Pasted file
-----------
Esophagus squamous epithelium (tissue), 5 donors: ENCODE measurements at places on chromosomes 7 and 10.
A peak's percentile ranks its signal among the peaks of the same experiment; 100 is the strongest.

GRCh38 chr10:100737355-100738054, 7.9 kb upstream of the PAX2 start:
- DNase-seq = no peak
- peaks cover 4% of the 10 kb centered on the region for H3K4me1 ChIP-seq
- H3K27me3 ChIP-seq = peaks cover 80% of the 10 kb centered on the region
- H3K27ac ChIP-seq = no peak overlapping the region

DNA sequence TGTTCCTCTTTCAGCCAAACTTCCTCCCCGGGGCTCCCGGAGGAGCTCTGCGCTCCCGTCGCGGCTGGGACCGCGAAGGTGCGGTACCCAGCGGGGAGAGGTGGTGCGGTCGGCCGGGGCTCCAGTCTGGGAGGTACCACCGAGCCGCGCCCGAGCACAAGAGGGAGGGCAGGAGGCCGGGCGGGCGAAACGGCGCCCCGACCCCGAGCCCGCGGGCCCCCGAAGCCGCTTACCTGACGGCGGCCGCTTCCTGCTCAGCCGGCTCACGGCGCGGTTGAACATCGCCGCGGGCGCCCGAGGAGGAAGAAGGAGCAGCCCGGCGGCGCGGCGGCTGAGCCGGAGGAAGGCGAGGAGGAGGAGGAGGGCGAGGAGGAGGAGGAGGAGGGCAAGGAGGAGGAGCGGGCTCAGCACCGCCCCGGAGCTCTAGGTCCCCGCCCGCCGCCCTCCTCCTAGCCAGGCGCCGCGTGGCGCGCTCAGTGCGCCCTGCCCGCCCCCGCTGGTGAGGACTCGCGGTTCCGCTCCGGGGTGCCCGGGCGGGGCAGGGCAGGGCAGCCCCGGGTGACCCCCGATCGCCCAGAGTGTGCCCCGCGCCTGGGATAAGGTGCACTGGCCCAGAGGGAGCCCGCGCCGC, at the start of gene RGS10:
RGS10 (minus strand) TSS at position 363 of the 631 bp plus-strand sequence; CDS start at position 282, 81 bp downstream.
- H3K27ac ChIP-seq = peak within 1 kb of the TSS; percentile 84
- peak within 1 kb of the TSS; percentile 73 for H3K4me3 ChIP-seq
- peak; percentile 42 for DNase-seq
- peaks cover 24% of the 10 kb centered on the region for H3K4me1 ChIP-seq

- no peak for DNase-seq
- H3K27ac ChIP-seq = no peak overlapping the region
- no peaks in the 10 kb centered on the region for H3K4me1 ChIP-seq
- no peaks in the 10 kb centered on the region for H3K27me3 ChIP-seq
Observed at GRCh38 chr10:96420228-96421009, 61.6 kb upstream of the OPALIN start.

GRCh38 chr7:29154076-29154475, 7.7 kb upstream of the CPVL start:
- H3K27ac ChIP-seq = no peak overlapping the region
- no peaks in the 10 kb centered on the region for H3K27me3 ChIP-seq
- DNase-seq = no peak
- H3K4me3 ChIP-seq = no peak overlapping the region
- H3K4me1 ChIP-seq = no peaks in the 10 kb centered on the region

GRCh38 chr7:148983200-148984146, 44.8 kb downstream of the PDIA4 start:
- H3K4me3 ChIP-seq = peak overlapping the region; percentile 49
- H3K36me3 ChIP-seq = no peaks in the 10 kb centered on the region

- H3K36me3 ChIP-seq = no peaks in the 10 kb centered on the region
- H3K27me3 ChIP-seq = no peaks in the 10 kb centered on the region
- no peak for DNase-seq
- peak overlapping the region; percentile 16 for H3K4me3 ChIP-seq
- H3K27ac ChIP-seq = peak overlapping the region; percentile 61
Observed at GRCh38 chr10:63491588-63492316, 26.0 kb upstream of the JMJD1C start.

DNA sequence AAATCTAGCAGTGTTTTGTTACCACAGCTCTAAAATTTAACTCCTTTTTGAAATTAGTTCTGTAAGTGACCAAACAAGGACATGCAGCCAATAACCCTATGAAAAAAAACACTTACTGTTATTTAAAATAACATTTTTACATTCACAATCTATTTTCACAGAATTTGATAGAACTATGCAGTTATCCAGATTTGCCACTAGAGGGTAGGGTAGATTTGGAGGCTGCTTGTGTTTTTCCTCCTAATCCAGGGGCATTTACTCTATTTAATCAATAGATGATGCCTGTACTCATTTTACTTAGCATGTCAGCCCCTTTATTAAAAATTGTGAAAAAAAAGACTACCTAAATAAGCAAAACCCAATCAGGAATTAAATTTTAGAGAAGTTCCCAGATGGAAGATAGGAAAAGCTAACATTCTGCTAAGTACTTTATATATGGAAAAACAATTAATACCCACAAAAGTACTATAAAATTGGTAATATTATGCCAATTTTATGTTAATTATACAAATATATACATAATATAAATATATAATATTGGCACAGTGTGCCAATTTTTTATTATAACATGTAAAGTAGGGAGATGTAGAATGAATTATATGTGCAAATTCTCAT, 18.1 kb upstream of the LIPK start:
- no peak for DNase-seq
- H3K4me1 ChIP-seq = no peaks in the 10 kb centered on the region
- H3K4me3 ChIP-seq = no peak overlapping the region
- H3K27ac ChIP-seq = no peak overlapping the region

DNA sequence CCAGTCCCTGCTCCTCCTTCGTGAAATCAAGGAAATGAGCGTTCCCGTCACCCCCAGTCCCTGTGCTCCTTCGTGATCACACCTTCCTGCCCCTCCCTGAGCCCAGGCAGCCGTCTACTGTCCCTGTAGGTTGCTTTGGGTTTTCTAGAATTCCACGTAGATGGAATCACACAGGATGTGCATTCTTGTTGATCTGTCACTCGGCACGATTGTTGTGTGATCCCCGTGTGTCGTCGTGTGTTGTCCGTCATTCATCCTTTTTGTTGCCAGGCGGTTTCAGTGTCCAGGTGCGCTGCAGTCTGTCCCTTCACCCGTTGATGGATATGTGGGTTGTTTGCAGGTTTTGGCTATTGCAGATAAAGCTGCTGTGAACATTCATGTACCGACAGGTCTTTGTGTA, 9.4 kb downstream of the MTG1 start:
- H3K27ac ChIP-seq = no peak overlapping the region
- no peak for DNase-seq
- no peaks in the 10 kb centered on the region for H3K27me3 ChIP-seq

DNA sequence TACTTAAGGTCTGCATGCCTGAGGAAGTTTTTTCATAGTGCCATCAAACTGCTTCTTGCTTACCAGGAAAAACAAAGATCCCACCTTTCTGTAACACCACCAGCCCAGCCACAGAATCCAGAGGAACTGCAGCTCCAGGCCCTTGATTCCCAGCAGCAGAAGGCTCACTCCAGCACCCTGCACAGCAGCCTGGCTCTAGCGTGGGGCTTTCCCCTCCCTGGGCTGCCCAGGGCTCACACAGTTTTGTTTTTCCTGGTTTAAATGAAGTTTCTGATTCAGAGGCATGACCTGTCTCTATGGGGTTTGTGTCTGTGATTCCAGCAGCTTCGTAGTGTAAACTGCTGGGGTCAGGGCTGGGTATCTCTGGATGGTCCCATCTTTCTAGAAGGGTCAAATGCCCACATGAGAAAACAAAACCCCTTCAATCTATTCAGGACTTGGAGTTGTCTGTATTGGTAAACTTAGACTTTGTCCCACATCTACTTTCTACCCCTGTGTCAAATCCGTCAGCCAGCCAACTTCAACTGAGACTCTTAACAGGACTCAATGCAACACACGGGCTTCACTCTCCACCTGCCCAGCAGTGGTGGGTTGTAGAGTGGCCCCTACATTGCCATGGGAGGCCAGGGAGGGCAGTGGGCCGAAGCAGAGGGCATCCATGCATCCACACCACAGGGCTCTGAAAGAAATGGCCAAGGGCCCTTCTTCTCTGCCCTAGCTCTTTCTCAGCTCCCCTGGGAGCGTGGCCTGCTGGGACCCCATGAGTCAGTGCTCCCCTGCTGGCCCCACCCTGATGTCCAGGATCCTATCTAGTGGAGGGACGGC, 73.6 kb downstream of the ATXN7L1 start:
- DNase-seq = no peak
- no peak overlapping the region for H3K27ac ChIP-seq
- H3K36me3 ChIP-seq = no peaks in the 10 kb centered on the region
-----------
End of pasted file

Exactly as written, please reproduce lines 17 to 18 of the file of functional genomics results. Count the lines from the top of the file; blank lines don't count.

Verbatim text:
- no peaks in the 10 kb centered on the region for H3K27me3 ChIP-seq
Observed at GRCh38 chr10:96420228-96421009, 61.6 kb upstream of the OPALIN start.